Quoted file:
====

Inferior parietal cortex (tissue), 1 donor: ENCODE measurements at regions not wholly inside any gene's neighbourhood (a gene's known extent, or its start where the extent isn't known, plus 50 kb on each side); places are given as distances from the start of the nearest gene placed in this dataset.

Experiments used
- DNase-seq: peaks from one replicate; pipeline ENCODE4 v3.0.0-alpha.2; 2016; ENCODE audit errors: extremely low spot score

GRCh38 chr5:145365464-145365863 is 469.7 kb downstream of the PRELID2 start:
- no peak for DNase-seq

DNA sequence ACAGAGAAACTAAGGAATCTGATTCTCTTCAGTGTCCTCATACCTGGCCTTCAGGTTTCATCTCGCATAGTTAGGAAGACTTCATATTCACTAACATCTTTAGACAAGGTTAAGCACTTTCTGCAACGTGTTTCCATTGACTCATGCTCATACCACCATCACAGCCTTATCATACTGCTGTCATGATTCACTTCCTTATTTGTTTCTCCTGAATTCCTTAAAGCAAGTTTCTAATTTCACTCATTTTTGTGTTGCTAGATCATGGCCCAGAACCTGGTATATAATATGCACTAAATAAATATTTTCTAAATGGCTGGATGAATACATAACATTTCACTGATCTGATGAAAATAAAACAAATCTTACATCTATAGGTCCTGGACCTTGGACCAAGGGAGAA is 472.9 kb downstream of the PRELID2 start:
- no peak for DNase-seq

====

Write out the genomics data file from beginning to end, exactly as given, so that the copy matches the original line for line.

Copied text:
Inferior parietal cortex (tissue), 1 donor: ENCODE measurements at regions not wholly inside any gene's neighbourhood (a gene's known extent, or its start where the extent isn't known, plus 50 kb on each side); places are given as distances from the start of the nearest gene placed in this dataset.

Experiments used
- DNase-seq: peaks from one replicate; pipeline ENCODE4 v3.0.0-alpha.2; 2016; ENCODE audit errors: extremely low spot score

GRCh38 chr5:145365464-145365863 is 469.7 kb downstream of the PRELID2 start:
- no peak for DNase-seq

DNA sequence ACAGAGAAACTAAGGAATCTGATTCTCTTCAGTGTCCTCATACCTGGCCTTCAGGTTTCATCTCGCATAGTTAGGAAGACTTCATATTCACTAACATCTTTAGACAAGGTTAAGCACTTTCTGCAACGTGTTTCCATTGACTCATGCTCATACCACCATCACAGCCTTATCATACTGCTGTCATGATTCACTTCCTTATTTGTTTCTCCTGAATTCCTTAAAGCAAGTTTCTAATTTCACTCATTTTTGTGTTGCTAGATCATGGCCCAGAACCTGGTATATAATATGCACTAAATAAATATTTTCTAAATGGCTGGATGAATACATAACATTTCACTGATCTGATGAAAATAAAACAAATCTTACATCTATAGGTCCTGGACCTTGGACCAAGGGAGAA is 472.9 kb downstream of the PRELID2 start:
- no peak for DNase-seq